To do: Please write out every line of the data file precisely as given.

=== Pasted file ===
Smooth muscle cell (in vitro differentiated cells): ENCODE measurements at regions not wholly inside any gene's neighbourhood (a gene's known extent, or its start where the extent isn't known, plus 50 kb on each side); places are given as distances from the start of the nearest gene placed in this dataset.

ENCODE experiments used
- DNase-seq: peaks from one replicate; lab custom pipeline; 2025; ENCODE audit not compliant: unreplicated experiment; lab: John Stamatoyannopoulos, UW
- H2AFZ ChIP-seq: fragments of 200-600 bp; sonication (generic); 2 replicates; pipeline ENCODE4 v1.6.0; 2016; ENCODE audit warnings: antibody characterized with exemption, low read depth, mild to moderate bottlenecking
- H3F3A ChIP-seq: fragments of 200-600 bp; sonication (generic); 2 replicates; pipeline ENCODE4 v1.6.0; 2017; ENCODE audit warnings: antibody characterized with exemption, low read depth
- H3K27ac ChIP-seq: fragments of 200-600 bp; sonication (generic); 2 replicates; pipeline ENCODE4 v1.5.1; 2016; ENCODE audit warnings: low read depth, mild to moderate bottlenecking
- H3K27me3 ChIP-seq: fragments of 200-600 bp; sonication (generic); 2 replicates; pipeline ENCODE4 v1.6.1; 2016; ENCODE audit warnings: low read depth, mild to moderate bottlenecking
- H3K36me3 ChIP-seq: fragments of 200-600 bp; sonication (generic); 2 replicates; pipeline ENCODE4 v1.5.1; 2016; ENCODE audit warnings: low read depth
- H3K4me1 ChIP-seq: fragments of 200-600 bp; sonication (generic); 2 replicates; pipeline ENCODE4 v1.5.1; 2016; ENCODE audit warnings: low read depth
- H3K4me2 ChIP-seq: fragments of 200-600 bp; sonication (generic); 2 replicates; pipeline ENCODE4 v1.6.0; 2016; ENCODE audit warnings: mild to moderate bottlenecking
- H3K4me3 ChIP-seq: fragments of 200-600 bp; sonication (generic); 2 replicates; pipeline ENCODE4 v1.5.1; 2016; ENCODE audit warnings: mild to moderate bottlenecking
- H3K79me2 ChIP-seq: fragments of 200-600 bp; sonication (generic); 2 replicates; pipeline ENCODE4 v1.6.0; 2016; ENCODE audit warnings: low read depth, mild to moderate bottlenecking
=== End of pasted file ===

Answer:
Smooth muscle cell (in vitro differentiated cells): ENCODE measurements at regions not wholly inside any gene's neighbourhood (a gene's known extent, or its start where the extent isn't known, plus 50 kb on each side); places are given as distances from the start of the nearest gene placed in this dataset.

ENCODE experiments used
- DNase-seq: peaks from one replicate; lab custom pipeline; 2025; ENCODE audit not compliant: unreplicated experiment; lab: John Stamatoyannopoulos, UW
- H2AFZ ChIP-seq: fragments of 200-600 bp; sonication (generic); 2 replicates; pipeline ENCODE4 v1.6.0; 2016; ENCODE audit warnings: antibody characterized with exemption, low read depth, mild to moderate bottlenecking
- H3F3A ChIP-seq: fragments of 200-600 bp; sonication (generic); 2 replicates; pipeline ENCODE4 v1.6.0; 2017; ENCODE audit warnings: antibody characterized with exemption, low read depth
- H3K27ac ChIP-seq: fragments of 200-600 bp; sonication (generic); 2 replicates; pipeline ENCODE4 v1.5.1; 2016; ENCODE audit warnings: low read depth, mild to moderate bottlenecking
- H3K27me3 ChIP-seq: fragments of 200-600 bp; sonication (generic); 2 replicates; pipeline ENCODE4 v1.6.1; 2016; ENCODE audit warnings: low read depth, mild to moderate bottlenecking
- H3K36me3 ChIP-seq: fragments of 200-600 bp; sonication (generic); 2 replicates; pipeline ENCODE4 v1.5.1; 2016; ENCODE audit warnings: low read depth
- H3K4me1 ChIP-seq: fragments of 200-600 bp; sonication (generic); 2 replicates; pipeline ENCODE4 v1.5.1; 2016; ENCODE audit warnings: low read depth
- H3K4me2 ChIP-seq: fragments of 200-600 bp; sonication (generic); 2 replicates; pipeline ENCODE4 v1.6.0; 2016; ENCODE audit warnings: mild to moderate bottlenecking
- H3K4me3 ChIP-seq: fragments of 200-600 bp; sonication (generic); 2 replicates; pipeline ENCODE4 v1.5.1; 2016; ENCODE audit warnings: mild to moderate bottlenecking
- H3K79me2 ChIP-seq: fragments of 200-600 bp; sonication (generic); 2 replicates; pipeline ENCODE4 v1.6.0; 2016; ENCODE audit warnings: low read depth, mild to moderate bottlenecking